The belief that everything is preordained by God is psychologically compatible with the belief that I am free in my actions. Personal freedom is an irresistible and elementary experience; it is not analyzable any further because of its elementary character. The former belief acts as a source of trust in life: God rules and orders everything, thus everything is directed toward a good outcome, even if we cannot know or see the cunning tactics of providence. This psychological compatibility proves doubtful when exposed to theological scrutiny, and the task is then to make a coherent, logically sound whole out of the two experiences.… The most elementary facts of experience – “I,” existence, freedom – once converted into theoretical concepts, tend to resist logical examination and are therefore threatened with a verdict of theoretical annihilation; indeed, they have on many occasions been denounced as figments of the imagination. Still, they do not vanish from experience; they stubbornly refuse to evaporate, all philosophers’ condemnations notwithstanding. To accept all-embracing providence without denying the irresistible experience of freedom is psychologically possible even for people who cannot be accused of having simply failed to learn their first lesson in logic; they do not necessarily feel mental discomfort because they believe in, or experience, both. But to unite both in a consistent “theory” seems hopeless, and when theologians ultimately admit that there is a “mystery” in combining providence and freedom, they do not claim to explain anything, but accept the inadequacy of “human reason.” Rationalists normally shrug off the idea of “mystery” (as distinct from something not yet known) as a verbal cover for simple illogicality. However, when people think of ultimate realities, the experience of mystery, which often includes a logical helplessness, may be intellectually more fruitful than rationalist self-confidence that simply cancels metaphysical questions, relying on doctrinal dogmas. To be sure, we have only one logic at our disposal but we are not sure how far its validity can extend when dealing with those ultimate realities.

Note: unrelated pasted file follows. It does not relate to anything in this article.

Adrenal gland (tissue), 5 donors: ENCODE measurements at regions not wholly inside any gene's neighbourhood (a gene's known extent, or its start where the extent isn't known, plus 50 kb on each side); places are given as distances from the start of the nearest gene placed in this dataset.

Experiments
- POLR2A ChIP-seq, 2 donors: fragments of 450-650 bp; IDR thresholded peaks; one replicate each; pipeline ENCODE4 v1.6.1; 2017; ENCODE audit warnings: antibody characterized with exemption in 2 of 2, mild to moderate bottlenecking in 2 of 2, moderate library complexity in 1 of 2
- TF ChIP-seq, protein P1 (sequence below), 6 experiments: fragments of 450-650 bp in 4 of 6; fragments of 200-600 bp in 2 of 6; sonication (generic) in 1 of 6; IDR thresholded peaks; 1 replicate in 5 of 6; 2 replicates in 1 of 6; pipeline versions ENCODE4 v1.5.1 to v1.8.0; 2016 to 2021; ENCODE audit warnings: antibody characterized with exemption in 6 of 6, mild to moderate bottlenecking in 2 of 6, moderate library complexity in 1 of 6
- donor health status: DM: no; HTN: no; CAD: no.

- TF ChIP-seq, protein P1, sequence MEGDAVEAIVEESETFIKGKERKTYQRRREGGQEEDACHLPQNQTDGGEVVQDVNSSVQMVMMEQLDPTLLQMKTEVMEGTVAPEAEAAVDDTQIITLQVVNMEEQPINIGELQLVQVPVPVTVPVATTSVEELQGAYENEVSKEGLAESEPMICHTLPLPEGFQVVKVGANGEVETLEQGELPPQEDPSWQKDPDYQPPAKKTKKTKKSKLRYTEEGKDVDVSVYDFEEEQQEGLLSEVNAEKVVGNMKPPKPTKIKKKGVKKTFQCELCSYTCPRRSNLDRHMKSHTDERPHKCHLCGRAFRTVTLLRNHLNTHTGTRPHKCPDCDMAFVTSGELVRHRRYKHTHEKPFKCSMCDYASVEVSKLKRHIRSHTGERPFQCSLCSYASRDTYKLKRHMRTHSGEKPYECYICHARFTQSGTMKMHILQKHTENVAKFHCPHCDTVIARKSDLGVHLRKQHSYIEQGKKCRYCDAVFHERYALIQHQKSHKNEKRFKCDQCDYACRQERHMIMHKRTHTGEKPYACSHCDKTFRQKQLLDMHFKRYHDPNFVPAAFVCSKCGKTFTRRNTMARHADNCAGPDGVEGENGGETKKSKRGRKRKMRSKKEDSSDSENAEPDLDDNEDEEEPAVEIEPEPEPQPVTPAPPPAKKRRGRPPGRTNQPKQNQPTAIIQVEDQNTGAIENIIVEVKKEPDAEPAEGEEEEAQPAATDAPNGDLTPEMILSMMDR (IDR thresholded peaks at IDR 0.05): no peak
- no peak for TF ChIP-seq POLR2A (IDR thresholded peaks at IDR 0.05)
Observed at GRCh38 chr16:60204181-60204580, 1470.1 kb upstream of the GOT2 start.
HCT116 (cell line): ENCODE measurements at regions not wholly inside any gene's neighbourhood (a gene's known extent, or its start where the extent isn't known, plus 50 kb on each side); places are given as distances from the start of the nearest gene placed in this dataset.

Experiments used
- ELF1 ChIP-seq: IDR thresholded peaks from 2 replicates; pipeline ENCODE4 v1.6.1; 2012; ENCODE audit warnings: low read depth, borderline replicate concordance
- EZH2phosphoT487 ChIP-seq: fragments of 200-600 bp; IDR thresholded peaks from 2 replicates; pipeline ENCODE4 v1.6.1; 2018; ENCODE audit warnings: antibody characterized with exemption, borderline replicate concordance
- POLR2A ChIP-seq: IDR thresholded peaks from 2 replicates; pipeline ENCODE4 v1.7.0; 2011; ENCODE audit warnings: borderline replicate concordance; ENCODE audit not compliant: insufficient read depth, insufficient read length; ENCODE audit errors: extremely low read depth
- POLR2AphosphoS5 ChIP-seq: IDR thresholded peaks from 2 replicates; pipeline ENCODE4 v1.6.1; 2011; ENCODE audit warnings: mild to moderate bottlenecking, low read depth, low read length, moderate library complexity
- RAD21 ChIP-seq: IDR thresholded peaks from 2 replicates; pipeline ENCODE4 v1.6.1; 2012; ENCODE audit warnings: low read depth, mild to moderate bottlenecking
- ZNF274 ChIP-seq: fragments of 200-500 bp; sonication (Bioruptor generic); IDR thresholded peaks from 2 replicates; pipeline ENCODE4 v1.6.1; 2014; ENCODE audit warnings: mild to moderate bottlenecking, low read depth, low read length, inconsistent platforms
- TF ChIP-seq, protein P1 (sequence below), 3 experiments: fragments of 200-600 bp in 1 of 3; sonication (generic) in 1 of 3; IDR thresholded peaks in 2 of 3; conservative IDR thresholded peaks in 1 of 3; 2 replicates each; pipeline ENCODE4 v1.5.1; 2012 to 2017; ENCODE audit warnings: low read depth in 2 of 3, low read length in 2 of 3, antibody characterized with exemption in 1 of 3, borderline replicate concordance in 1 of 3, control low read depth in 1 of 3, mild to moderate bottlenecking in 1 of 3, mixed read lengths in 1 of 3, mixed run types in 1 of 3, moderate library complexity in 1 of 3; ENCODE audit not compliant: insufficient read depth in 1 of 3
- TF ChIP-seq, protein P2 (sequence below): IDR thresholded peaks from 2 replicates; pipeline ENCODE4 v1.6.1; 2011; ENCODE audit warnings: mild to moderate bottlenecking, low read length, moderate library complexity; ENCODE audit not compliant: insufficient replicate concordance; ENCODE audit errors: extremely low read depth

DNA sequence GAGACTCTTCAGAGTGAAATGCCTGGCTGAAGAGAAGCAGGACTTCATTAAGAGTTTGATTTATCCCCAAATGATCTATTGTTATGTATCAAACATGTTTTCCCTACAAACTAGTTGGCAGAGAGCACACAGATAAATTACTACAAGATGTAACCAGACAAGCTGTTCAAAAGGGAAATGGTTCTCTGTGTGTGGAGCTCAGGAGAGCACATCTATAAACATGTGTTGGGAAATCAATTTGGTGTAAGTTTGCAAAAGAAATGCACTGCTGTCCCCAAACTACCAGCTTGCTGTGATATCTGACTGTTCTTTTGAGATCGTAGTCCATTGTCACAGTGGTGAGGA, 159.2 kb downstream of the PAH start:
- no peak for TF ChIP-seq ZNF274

My liberal friends complain about my conservative views, my conservative friends about my liberal ones. Some of them seem equally puzzled about where I am coming from and where I am going.
The fact of that matter is that I find myself moving largely against the prevailing winds, which means that I cannot make intellectual progress except by tacking back and forth, back and forth. This is why my friends see me moving in one direction and and then another. But it also means that whatever direction I am headed at the moment does not indicate the general path I’m following.
The one trait that can never emerge from this method is consistency, and it is difficult to convince people that certain forms of inconsistency are features, not bugs. Twenty-five years ago Leszek Kolakowski pointed out the “unpleasant and insoluble dilemmas that loom up every time we try to be perfectly consistent when we try to think about our culture, our politics, and our religious life. More often than not we want to have the best from incompatible worlds and, as a result, we get nothing; when we instead pawn our mental resources on one side, we cannot buy them out again and we are trapped in a kind of dogmatic immobility.”
Kolakowski’s pawnshop metaphor is a brilliant one, but if I were to stick to my own, I’d say that it is the epitome of foolishness to decide, when trying to move against the prevailing winds, to pick a direction and stick with it. Either you become lodged in “dogmatic immobility,” or you drift insensibly backwards, or, worst of all, you pretend that a starboard tack is an established course and sooner or later run aground on the rocks.
Kolakowski calls his essays “appeals for moderation in consistency” and concludes that there are therefore “not edifying.” But surely this is to take too narrow a view of what is edifying. I can be edified by the awareness that I am homo viator, a wayfarer, one on the journey — one who knows my destination but has not yet arrived.
To change the metaphor once more: “Thinking too has a time for ploughing and a time for gathering the harvest,” says Wittgenstein. But there are also long periods in between, waiting for what one has so carefully planted to come to maturity.